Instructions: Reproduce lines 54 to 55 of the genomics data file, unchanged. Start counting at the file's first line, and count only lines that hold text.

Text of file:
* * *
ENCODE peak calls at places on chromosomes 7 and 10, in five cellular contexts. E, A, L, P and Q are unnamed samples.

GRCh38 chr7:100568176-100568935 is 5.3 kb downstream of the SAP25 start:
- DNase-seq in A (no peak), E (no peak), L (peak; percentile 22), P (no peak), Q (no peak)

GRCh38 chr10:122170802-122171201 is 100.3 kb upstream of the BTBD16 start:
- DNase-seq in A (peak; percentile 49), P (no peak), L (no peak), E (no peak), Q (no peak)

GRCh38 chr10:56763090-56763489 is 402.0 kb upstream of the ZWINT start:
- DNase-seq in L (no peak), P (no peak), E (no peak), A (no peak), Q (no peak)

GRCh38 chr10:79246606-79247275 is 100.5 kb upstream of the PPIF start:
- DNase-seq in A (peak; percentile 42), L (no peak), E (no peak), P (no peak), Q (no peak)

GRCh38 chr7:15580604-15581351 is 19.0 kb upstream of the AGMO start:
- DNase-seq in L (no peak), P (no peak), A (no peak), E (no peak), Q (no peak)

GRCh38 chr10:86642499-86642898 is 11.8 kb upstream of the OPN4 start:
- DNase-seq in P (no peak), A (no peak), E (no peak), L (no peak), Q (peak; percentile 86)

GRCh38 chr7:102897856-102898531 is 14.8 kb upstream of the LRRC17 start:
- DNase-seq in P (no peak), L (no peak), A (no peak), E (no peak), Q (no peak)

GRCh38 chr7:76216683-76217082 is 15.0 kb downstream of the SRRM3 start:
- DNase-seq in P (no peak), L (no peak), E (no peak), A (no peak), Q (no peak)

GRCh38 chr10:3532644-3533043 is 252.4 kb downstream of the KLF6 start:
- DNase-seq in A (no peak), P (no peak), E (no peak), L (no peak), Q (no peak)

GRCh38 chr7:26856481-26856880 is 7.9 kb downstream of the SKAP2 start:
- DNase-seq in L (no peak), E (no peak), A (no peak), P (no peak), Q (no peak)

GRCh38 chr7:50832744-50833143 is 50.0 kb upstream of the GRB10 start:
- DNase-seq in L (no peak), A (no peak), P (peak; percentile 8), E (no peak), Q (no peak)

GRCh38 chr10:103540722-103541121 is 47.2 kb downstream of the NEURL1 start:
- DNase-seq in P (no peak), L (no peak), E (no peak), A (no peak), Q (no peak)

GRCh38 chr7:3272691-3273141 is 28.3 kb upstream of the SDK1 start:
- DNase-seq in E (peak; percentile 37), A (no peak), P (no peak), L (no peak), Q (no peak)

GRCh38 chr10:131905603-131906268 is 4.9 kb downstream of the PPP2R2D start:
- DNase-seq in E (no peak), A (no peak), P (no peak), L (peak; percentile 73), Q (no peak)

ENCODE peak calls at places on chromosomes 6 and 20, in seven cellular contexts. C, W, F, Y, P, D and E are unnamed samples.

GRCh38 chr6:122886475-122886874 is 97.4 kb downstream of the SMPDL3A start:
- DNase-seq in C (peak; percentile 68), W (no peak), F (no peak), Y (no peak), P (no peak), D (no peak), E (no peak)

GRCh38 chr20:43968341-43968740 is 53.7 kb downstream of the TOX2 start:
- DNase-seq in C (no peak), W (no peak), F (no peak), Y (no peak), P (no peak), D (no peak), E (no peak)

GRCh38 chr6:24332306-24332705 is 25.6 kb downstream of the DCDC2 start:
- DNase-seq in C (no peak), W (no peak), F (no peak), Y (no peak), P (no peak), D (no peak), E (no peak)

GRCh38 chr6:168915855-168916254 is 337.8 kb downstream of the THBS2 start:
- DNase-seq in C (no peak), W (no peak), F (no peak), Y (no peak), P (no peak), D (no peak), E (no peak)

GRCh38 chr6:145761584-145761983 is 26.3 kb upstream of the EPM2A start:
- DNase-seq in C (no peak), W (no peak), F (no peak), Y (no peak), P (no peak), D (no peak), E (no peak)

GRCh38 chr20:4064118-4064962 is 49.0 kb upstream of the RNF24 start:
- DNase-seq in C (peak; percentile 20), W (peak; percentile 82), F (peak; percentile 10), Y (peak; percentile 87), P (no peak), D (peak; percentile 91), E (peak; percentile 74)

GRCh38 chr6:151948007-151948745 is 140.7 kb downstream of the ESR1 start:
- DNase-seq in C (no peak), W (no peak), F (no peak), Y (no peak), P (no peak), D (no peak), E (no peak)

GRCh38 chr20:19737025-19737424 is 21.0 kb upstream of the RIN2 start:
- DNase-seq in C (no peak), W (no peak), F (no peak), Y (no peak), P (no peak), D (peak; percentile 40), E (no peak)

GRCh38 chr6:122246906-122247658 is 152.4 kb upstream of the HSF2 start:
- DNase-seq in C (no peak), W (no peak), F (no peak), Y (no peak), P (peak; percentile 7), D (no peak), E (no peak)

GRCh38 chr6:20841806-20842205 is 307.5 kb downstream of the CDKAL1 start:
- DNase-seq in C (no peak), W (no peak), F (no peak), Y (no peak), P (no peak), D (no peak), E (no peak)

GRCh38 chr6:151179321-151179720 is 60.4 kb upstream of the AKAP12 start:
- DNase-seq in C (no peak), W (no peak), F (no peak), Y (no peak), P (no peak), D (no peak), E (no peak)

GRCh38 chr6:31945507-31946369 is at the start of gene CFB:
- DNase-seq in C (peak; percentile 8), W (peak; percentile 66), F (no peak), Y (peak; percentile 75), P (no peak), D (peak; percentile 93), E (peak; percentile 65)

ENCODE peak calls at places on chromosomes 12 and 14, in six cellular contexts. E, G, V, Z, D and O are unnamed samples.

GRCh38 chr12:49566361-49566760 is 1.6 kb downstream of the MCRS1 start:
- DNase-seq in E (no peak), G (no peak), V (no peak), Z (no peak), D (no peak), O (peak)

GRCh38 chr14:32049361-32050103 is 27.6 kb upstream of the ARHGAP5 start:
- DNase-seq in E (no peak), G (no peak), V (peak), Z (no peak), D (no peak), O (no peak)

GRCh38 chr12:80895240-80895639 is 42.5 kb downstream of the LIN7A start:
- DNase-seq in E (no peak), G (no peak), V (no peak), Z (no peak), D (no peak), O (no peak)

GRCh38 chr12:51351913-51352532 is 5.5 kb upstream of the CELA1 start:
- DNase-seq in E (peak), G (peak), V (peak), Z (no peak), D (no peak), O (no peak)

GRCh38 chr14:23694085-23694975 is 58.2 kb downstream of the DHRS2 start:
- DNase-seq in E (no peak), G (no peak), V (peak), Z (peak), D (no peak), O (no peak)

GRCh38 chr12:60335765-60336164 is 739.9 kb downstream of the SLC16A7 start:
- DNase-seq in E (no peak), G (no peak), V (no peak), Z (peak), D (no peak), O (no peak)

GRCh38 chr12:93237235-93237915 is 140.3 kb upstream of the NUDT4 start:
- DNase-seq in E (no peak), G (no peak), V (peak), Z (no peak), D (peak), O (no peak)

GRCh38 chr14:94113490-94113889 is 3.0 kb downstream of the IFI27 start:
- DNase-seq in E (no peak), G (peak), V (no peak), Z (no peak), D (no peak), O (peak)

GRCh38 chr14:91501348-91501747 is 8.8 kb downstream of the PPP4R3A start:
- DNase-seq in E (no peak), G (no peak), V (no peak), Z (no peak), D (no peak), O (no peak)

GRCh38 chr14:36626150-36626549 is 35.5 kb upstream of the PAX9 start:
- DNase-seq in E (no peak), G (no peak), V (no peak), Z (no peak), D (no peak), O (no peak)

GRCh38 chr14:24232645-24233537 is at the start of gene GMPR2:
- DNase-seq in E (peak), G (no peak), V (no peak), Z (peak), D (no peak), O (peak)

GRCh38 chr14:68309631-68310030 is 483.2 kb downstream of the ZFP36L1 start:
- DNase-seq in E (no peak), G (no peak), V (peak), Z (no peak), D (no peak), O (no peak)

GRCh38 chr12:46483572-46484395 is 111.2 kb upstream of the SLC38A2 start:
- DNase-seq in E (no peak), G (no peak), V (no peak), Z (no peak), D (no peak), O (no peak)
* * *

- DNase-seq in C (peak; percentile 8), W (peak; percentile 66), F (no peak), Y (peak; percentile 75), P (no peak), D (peak; percentile 93), E (peak; percentile 65)

ENCODE peak calls at places on chromosomes 12 and 14, in six cellular contexts. E, G, V, Z, D and O are unnamed samples.